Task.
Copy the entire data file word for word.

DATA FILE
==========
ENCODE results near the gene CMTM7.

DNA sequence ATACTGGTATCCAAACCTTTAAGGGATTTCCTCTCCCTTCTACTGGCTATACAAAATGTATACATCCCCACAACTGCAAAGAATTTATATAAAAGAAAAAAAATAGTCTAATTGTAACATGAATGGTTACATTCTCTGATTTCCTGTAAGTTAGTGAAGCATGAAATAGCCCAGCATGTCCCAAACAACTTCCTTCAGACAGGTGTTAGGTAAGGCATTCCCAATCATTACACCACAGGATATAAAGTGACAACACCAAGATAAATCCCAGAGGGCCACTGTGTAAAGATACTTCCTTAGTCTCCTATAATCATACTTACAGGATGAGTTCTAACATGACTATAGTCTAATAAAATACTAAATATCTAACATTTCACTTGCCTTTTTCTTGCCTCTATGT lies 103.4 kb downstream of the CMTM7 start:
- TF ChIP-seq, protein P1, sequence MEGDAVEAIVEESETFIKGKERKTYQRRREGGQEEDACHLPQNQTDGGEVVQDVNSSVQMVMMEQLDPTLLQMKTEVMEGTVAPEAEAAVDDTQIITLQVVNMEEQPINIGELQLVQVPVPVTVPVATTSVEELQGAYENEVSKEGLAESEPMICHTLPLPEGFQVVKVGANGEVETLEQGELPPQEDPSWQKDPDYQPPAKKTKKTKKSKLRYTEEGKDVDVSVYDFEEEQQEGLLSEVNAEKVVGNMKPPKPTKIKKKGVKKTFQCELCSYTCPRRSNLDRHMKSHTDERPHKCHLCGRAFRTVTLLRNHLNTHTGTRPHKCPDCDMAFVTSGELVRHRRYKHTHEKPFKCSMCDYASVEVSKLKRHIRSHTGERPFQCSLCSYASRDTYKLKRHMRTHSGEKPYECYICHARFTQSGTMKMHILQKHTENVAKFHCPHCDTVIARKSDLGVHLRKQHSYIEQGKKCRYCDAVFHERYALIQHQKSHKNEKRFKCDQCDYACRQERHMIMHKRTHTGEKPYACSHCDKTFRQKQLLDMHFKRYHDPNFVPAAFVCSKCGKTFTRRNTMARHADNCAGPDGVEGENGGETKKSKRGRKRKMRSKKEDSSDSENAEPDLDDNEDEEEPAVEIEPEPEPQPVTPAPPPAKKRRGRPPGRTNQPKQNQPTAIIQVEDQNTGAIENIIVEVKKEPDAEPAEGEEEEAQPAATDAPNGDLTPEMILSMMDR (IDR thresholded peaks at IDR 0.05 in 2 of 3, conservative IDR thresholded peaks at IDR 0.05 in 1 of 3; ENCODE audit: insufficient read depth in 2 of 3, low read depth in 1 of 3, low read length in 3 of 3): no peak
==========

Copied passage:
ENCODE results near the gene CMTM7.

DNA sequence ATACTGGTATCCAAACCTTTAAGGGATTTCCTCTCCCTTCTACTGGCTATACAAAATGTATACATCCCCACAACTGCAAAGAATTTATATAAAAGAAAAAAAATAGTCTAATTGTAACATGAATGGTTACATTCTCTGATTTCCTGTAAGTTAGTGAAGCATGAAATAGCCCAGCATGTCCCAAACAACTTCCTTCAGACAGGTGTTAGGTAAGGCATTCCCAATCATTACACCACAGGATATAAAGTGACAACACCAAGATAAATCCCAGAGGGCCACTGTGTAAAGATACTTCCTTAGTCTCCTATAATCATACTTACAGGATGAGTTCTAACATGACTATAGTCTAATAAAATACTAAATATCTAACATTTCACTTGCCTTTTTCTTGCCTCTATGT lies 103.4 kb downstream of the CMTM7 start:
- TF ChIP-seq, protein P1, sequence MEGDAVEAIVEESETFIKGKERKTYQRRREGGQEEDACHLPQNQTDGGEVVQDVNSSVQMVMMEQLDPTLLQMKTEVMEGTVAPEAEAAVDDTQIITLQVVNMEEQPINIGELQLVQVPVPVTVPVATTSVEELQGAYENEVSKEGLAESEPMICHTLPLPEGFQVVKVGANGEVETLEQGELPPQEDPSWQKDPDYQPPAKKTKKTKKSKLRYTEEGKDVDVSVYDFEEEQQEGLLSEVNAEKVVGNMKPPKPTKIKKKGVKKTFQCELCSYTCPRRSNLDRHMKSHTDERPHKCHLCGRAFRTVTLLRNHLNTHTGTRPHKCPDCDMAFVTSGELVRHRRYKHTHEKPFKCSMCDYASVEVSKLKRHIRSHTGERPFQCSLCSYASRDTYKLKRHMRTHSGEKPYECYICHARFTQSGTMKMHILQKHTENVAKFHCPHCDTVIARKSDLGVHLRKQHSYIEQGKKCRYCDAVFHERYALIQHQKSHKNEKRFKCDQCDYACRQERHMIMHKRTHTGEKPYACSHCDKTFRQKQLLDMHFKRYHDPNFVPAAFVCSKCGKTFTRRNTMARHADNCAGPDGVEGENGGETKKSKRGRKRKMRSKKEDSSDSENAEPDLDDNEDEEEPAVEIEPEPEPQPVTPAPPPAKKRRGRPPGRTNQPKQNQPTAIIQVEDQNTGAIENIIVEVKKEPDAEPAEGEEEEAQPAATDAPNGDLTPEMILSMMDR (IDR thresholded peaks at IDR 0.05 in 2 of 3, conservative IDR thresholded peaks at IDR 0.05 in 1 of 3; ENCODE audit: insufficient read depth in 2 of 3, low read depth in 1 of 3, low read length in 3 of 3): no peak